This June, Istanbul will see Andy Warhol films and Polaroid for the first time. The iconic contemporary artist’s works will be seen at Istanbul’s Galerist. The curator of the show Geralyn Huxley and Andy Warhol Museum director Eric Shiner speak to Hürriyet Daily News about Warhol and what the viewers should expect from this revolutionary show
Once Andy Warhol said: “I only wanted to find great people and let them be themselves and talk about what they usually talked about.” So he did and he filmed famous people. He aimed to show them as beautiful as they are in daily lives while they are doing everyday activities.
In fact the “real” inner meaning behind the legendary Warhol works, such as Elvis, Marilyn unravels themselves in those videos. The films reveal the hidden aspect of Warhol. They show to the viewers how Warhol’s interest in celebrities rose within time. Warhol transforms celebrities and come up with a different aspect in his film portraits.
“As a child, around the age of eight, Andy started to collect photographs of movie stars,” said Eric C. Shiner, Acting Director at Andy Warhol Museum in New York.
“He sent letters to Hollywood studios and contacted with Shirley Temple. Temple, sent her photograph to Andy Warhol.” Warhol had a book of movie stars and celebrities. He adored them. As a result he feed his hunger for celebrities with painting and filming them.
Musician Lou Reed, writer Susan Sontag, socialite Edie Sedgwick, poet Allen Ginsberg, artist Dennis Hopper and others are featured in the films.
“The films and film portraits are very important for Warhol’s career. He spent five years totally concentrated on filming people. It was during 1960s, when he was first starting change over from commercial art to fine art,” said Geralyn Huxley, curator of film and video at Andy Warhol Museum.
Warhol’s iconic works, such as Soup Cans, Elvis, and Marilyn were starting to become very famous, while Warhol was working on his film. Those films show a different aspect of Warhol’s art, according to Huxley.
Whereas the people and his paintings were iconic and glamorous, the people in his films were natural. Beauty had a deeper meaning for Warhol. He valued beauty but his way of understanding beauty has another aspect rather than the beauty of the stars that he filmed. He liked them to talk, to do daily activities.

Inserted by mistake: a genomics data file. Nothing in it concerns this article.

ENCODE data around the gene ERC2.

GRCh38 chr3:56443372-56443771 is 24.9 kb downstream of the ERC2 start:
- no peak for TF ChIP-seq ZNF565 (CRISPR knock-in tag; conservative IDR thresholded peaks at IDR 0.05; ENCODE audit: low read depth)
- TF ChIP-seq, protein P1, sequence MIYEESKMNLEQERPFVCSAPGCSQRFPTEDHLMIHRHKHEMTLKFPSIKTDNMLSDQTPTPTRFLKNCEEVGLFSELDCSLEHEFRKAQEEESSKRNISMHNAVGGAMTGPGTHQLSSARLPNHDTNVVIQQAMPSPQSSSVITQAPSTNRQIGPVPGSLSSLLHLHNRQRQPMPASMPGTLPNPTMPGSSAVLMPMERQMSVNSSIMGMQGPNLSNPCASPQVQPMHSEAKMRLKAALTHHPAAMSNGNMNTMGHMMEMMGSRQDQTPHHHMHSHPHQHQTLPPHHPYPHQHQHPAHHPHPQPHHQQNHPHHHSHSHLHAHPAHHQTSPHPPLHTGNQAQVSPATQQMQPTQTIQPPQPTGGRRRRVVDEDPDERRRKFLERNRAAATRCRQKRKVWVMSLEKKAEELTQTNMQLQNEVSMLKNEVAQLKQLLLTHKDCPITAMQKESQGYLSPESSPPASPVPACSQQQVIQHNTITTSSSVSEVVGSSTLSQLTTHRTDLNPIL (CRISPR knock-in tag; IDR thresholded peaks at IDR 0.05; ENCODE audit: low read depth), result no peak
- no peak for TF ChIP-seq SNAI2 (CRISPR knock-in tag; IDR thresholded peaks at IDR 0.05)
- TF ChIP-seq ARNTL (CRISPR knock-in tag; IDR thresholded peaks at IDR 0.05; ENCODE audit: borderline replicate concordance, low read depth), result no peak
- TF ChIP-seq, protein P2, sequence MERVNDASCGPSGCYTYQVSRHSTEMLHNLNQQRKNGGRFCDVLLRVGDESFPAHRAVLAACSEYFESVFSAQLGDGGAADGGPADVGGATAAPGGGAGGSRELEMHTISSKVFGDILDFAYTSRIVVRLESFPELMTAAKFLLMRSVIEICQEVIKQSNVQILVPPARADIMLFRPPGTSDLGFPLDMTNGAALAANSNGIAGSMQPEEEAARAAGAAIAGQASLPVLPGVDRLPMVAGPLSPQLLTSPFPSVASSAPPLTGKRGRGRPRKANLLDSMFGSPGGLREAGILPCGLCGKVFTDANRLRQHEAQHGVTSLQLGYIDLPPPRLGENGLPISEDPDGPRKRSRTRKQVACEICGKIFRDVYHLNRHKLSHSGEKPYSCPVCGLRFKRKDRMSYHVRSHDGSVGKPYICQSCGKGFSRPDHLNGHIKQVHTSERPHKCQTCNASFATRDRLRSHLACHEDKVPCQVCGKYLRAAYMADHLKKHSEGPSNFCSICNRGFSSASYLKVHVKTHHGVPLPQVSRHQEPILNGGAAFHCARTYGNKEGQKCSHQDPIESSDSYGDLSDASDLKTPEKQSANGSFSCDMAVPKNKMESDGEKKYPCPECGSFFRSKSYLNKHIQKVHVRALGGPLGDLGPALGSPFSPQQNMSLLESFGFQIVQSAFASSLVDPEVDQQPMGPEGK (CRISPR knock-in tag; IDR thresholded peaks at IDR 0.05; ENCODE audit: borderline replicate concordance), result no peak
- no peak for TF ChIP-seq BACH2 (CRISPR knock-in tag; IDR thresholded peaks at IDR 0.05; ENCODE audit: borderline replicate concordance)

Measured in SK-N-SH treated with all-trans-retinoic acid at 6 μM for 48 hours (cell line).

“Talkers are doing something. Beauties are being something. Which isn't necessarily bad, it's just that I don't know what it is they're being,” said Warhol, in the book “The Philosophy of Warhol.”
“I really don't care that much about "Beauties." What I really like are Talkers. To me, good talkers are beautiful because good talk is what I love.” (The Philosophy of Warhol)
That’s how Warhol rediscovers the stars’ real beauty that the viewer is acquainted with before. His videos do not only show beautiful and celebrity people. Geralyn Huxley said: “People were still beautiful in Warhol’s videos but you could see them doing everyday activities like, eating at a restaurant, cutting their hair, talking.”
“And you could see Warhol more in duration. So those films show another aspect of Andy Warhol’s interests,” Huxley added.
It is possible to see, Edie Sedgwick, Mario Montez and Gerard Malang in Warhol’s movies. They act normal, they talk, they smoke, and they hang out.
Edie Sedgwick starring, Lupe, 1965, Empire, 16 mm film, 1964, Blow Jo, 16 mm film, 1964,Camp, 1965, Horse, 1965, Mario Banana nO.1, 1964 are just some of the films of Warhol that can be seen in Galerist branches in Galatasaray and Pera. The exhibition will continue until July 9.
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